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    An American’s Murky Path From Russian Propagandist to Jan. 6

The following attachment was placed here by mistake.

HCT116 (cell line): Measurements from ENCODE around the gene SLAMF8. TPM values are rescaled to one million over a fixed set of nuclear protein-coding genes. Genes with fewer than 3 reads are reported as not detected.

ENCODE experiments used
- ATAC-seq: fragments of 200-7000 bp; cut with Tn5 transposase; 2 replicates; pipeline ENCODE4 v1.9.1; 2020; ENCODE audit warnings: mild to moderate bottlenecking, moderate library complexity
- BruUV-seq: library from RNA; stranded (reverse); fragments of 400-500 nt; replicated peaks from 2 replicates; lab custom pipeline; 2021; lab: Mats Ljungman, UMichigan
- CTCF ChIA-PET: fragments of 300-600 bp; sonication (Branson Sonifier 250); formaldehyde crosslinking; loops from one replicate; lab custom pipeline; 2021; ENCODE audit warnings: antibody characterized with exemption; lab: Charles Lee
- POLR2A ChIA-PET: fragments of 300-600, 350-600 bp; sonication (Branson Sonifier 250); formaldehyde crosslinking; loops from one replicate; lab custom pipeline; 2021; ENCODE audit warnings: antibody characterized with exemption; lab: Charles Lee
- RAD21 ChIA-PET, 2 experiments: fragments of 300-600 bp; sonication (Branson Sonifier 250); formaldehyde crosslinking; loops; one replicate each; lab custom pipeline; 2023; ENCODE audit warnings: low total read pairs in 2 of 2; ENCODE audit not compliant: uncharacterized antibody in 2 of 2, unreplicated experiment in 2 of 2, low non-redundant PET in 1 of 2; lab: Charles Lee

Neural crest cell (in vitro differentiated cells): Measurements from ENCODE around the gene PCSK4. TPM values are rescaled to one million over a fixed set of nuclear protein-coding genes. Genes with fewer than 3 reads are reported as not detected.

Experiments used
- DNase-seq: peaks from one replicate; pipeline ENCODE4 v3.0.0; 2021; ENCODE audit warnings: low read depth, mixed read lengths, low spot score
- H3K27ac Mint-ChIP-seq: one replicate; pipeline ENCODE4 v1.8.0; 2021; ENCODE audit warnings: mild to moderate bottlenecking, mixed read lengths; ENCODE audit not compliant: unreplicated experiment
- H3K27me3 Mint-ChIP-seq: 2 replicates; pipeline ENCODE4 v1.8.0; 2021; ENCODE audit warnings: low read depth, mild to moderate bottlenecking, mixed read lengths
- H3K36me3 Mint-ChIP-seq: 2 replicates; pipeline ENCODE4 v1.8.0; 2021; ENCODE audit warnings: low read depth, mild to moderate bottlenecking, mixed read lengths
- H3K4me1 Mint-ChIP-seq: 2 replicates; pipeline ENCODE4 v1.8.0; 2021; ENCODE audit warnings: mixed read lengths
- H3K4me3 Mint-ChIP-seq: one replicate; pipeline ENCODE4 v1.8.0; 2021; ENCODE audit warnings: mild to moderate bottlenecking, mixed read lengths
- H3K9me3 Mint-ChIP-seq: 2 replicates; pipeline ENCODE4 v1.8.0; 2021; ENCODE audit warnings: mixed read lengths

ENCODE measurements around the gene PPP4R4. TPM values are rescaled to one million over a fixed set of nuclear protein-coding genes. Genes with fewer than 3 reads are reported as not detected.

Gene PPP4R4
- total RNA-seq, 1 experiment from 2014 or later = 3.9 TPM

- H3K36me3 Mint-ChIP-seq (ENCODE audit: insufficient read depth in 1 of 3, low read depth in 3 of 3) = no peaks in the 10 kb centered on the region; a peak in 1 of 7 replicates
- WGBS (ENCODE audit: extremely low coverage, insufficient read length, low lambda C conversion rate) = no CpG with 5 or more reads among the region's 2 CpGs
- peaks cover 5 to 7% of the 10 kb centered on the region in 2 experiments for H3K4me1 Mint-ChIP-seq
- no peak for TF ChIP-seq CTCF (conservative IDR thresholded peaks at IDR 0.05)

Charles Bausman, a former financial executive who runs websites that promote far-right views, recorded footage in the Capitol for a Russian television producer. Soon after, he fled to Moscow as a “political refugee.”In security footage from Jan. 6, it is easy to overlook the thin man wearing a red Trump hat who filters into the U.S. Capitol Building to record the mayhem with his phone.He blends in with the mob, seemingly unexceptional by the chaotic standards of that day. But what he did afterward was far from routine.Within 24 hours, the man, Charles Bausman, gave his recordings and commentary to a Russian television producer for a propaganda video. He then decamped to Moscow, where, appearing on a far-right television network owned by a sanctioned oligarch, he recently accused American media of covering up for neo-Nazis in Ukraine.“We must understand that in the West,” Mr. Bausman told Russian viewers, “we are already in a situation of total lies.”For Mr. Bausman — an American alumnus of Phillips Exeter Academy and Wesleyan University who speaks fluent Russian — it was the latest chapter in a strange odyssey. Once a financial executive who voted for President Barack Obama, he emerged in 2014 as a public critic of the left and of the United States, boosted by Russian state-sponsored organizations through speaking invitations, TV appearances and awards.Central to his transformation was a series of websites he created pushing anti-America, pro-Russia themes, as well as racist and homophobic messaging. Some of his posts have racked up millions of views, and his 5,000-word screed on “the Jewish problem” has been hailed by antisemites around the world and translated into multiple languages.Mr. Bausman’s path in some ways tracks a broader shift on the political right that embraces misinformation and sympathy toward Russia while tolerating an increasingly emboldened white nationalism. For its part, the Kremlin has sought to court conservatives in the United States and sow discord through a network of expats, collaborators and spies.People who have written for Mr. Bausman’s websites or promoted his work have come under scrutiny by American intelligence, and the founder of a pro-Russia forum that hosted him and others was charged in March with being an unregistered agent of Moscow.Mr. Bausman initially gained some prominence as a Russia apologist, but he has lowered his profile in recent years as he has espoused more extreme views. Yet he has been Zelig-like in exploiting cultural and political flash points, racing from cause to cause.After surfacing as a voluble defender of Russia’s 2014 invasion of Crimea, Mr. Bausman became an outspoken Trump supporter. With white nationalism on the rise, he threw himself into promoting it, relocating to rural Pennsylvania and hosting neo-Nazis at his property. He joined Republican protests against coronavirus restrictions and the 2020 election and most recently has reappeared in Russian media to criticize the West’s response to the war in Ukraine.Mr. Bausman attended a 2015 conference hosted by RT, a news channel tied to the Kremlin.Mikhail Voskresenskiy/Sputnik, via APKonstantin Malofeev, an influential oligarch indicted by the United States over alleged sanctions violations, said he had asked Mr. Bausman to appear on his television network because Mr. Bausman was one of the few Russian-speaking Americans willing to do it.“Who else is there to invite?” Mr. Malofeev asked.Mr. Bausman, 58, did not respond to multiple requests for comment. No charges have been brought against him related to the events of Jan. 6, though he appears inside the Capitol in video clips introduced in court cases against others. When a Russian TV host referred to him as “a participant” in storming the Capitol, Mr. Bausman interrupted to say that the description could get him into trouble, and that he was a journalist.Better Understand the Russia-Ukraine WarHistory and Background: Here’s what to know about Russia and Ukraine’s relationship and the causes of the conflict.How the Battle Is Unfolding: Russian and Ukrainian forces are using a bevy of weapons as a deadly war of attrition grinds on in eastern Ukraine.Russia’s Brutal Strategy: An analysis of more than 1,000 photos found that Russia has used hundreds of weapons in Ukraine that are widely banned by international treaties.Outside Pressures: Governments, sports organizations and businesses are taking steps to punish Russia. Here are some of the sanctions adopted so far and a list of companies that have pulled out of the country.Stay Updated: To receive the latest updates on the war in your inbox, sign up here. The Times has also launched a Telegram channel to make its journalism more accessible around the world.But, on other occasions, he has described himself differently. Speaking on a white nationalist podcast in April, in which he attacked critics of Russia as “evil pedophile globalists” who control the “enslaved West,” he explained why he was back in Moscow:“I’m a political refugee here.”Connecticut to MoscowPresident Vladimir V. Putin had just invaded Crimea in 2014 when Mr. Bausman said he had an idea. He would create an alternative news source to counter what he called Western media’s “inaccurate, incomplete and unrealistically negative picture of Russia.”The website, Russia Insider, was directed at an English-speaking audience and offered stories like, “Putin to Obama: You’re Turning the U.S.A. Into a Godless Sewer,” and “Anti-Christian Pogrom Underway in Ukraine.” Content was often aggregated from other pro-Russia sources, including RT, the Kremlin-funded television network.The role of online agitator was not an obvious one for Mr. Bausman, who grew up in the wealthy suburb of Greenwich, Conn., attended prep school and went on to earn a history degree from Wesleyan and study business at Columbia. His experience with Russia dates to his childhood, when his father served as the Moscow bureau chief for The Associated Press.Mr. Bausman with his father, who worked in Moscow for The Associated Press.As a college graduate in the late 1980s, he returned to Russia, and, with help from his father’s connections, worked briefly for NBC News. But when the Soviet Union collapsed, Mr. Bausman found a new role: as a multilingual fixer for entrepreneurs scrambling to cash in on the emerging economy.A. Craig Copetas, a former Wall Street Journal correspondent who wrote a book about the post-Soviet business era, said Mr. Bausman worked with Russians who “were the forerunners of the oligarchs.”“Charlie speaks excellent Russian,” he said, “so he was a valuable asset — he was like the young American prince of Moscow.”Mr. Bausman’s early success was not to last. There are gaps in his résumé, and U.S. court records show that he filed for bankruptcy in 1999.A former business associate recalled Mr. Bausman’s father beseeching people to “help my son” with his career. This person — one of several who did not want to be identified because of Mr. Bausman’s ties to extremists — described him as “just this lost guy” who seemed to struggle professionally despite impressive qualifications. He worked a succession of Russian private equity jobs, never staying in any position longer than a few years.Mr. Bausman’s last role was with the agribusiness investor AVG Capital Partners. A 2012 company presentation, which listed him as director of investor relations, boasted of “strong partnerships” with Russian authorities and included a photo of Mr. Putin.The exact timing of Mr. Bausman’s switch to propagandist is murky, but two profiles on the Russian social media platform VK offer a clue. The first, from 2011, is a sparse page featuring a wan Mr. Bausman in a suit and a link to a group interested in tennis.In the second profile, from two years later, he looks tan and confident in an open-collared shirt. The VK groups he joined were strikingly radical, including a militant Russian Orthodox sect and another called the Internet Militia, whose goal echoed what would soon become Mr. Bausman’s focus: “to protect and defend our native information field” against American attack.Oligarch ConnectionsPublicly, Mr. Bausman turned to crowd funding to pay for Russia Insider. Behind the scenes, however, he was in contact with Mr. Malofeev, a promoter of Orthodox nationalist propaganda.Leaked emails made public in 2014 revealed Mr. Bausman corresponding with a Malofeev associate, saying “we published your Serbia info” and asking for money. In an email to Mr. Malofeev, the associate praised Mr. Bausman’s site as “pro-Russian” and noted that he “wants to cooperate.”Mr. Malofeev was backing another media project at the time with a similar agenda: Tsargrad TV, which he created with a former Fox News employee, John Hanick. Both Mr. Hanick and Mr. Malofeev were charged by the United States this year with violating sanctions imposed in 2014.Mr. Bausman has appeared on the television network of Konstantin Malofeev, a Russian oligarch indicted by the U.S. for alleged sanctions violations.Tatyana Makeyeva/ReutersIn an interview, Mr. Malofeev said he believed Mr. Bausman “has done a great job and that he is a very brave person,” but he denied they had “a financial relationship.”Mr. Bausman has always said he did not receive support from Russian authorities. But there is little doubt that his emergence as an American salesman of pro-Kremlin views was aided greatly by entities controlled by or tied to the Russian state.After Russia Insider went live, Mr. Bausman began appearing on RT and other Russian media, and a news crew from a major state-owned TV channel traveled to his parents’ home in Connecticut to film him discussing his new website. On Facebook, he boasted that “our traffic exploded after this aired.”He was invited to join panel discussions at another state-owned outlet, received an award in 2016 named after a pro-Russia journalist killed in Ukraine, and spoke at a Kremlin-sponsored youth conference in newly captured Crimea. He gave interviews to Russian Orthodox figures, speaking approvingly of Mr. Malofeev.In April 2016, Mr. Bausman’s work was promoted by a Russian website, RIA FAN, that has been linked to Yevgeny Prigozhin, an oligarch indicted by the special counsel Robert S. Mueller. The website initially shared an address with the Internet Research Agency, the Russian government “troll factory” accused of using fake social media accounts and online propaganda to disrupt the 2016 U.S. presidential election.Russia analysts who have followed Mr. Bausman’s work say it has the hallmarks of a disinformation project. Olga Lautman, a senior fellow at the Center for European Policy Analysis who researches Russian propaganda campaigns, said his messaging merged seamlessly with that of Mr. Putin’s government.“The initial purpose of his outlet was to muddle the truth in American circles about Crimea,” she said. “And then you see his outlet and others repurposed to support the Kremlin narrative about Syria, and then the 2016 U.S. elections.“It appears,” she said, “to be a classic Russian influence operation.”Hard-Right TurnWith Donald J. Trump’s 2016 presidential victory, Mr. Bausman’s media outlet began to promote more extreme views. In a celebratory post after the election, he struck a militant chord that shocked old friends.“Trump’s election is perhaps akin to Luther nailing his theses to the door, but now the demons are wakened, and they know they must fight or be killed, and as in the 16th century, they will not go quietly,” he wrote. “And there will be blood. Let us hope that it is the figurative, digital kind, and not the real, red, hot, sticky stuff.”A turning point came in January 2018, when Mr. Bausman posted a lengthy polemic, “It’s Time to Drop the Jew Taboo,” that was both an antisemitic manifesto and a call to action for the alt-right.“The evidence suggests that much of human enterprise dominated and shaped by Jews is a bottomless pit of trouble with a peculiar penchant for mendacity and cynicism, hostility to Christianity and Christian values, and in geopolitics, a clear bloodlust,” he wrote.It was welcomed by white nationalist figures like Richard Spencer, who called it “a major event.”Outside the far right, Mr. Bausman’s embrace of antisemitism was widely condemned. The U.S. State Department flagged it in a report on human-rights concerns in Russia, and the diatribe prompted a disavowal from RT.After the death in August 2018 of his mother, who left an estate valued at about $2.6 million, Mr. Bausman bought two properties in Lancaster, Pa., where his family had roots.His older sister, Mary-Fred Bausman-Watkins, said last year that her brother “was always short on money” and that their parents frequently helped him out, according to the Southern Poverty Law Center, which has compiled several reports on his activities. Ms. Bausman-Watkins died in May.“They funded his whole life,” she told the center, “and then he inherited their money when they died, and they’re still funding his life.”The InsurrectionWhile living in Lancaster with his Russian wife and two young daughters, Mr. Bausman turned his attention to two new websites devoted largely to white nationalist content. Headlines included: “Out of Control Black Violence” and “Jewish Intellectuals Call on Gays to Perform Sex Acts in Front of Children.”Mr. Bausman concealed his ownership of one of these sites, National Justice, through a private registration, which The New York Times confirmed by reviewing data leaked last year from Epik, a web-hosting service favored by the far right. The site has the same name as a white nationalist organization and featured posts by one of its leaders, though it is not the group’s official site, according to its chairman, Michael Peinovich.In an interview, Mr. Peinovich said Mr. Bausman had hosted party members at his farmstead for an inaugural meeting in 2020 (a large event first reported by a local news outlet, LancasterOnline). But afterward, he said, his group “went our own way” because it did not agree with Mr. Bausman’s preoccupation with supporting Mr. Trump.Three days before Jan. 6, 2021, Mr. Bausman allowed Rod of Iron Ministries, a gun-themed religious sect led by a son of the Rev. Sun Myung Moon, to meet at his property, according to photos on social media. Members of the sect had been active in “Stop the Steal” rallies, some of which Mr. Bausman had also attended, and were at the Capitol on Jan. 6.On Facebook, Mr. Bausman posted an appeal for people to go to Washington “to support Trump.” At various points during the riot, Mr. Bausman can be seen inside the Capitol, often using his phone to record the chaos.Mr. Bausman, right, has said he entered the Capitol in the capacity of a journalist.via YouTubeAfterward, he returned to Lancaster and gave a lengthy interview for a video about the insurrection produced by Arkady Mamontov, a Russian television host known for splashy pro-Kremlin propaganda pieces. The video also included footage of Mr. Bausman outside his home that appears to have been filmed months earlier. Mr. Mamontov did not respond to a request for comment.In the video, Mr. Bausman suggested, without evidence, that federal agents had instigated the violence at the Capitol to “discredit Trump,” and he painted a dystopian, conspiratorial picture of American society. It is a theme that he has carried forward to more recent appearances on Mr. Malofeev’s television network, in which he has accused Western media of lying about Russia’s invasion of Ukraine.It is not clear when Mr. Bausman left the U.S., but he was in Moscow for a TV appearance on the day of President Biden’s inauguration, two weeks after the insurrection at the Capitol. In the white nationalist podcast interview he gave in April from Russia, he said he had not been back home since.When asked by the host if he was still a Trump fan, Mr. Bausman said he was not, before adding with a laugh that there was one thing that could restore his loyalty.“When he pardons me for Jan. 6,” he said.Anton Troianovski More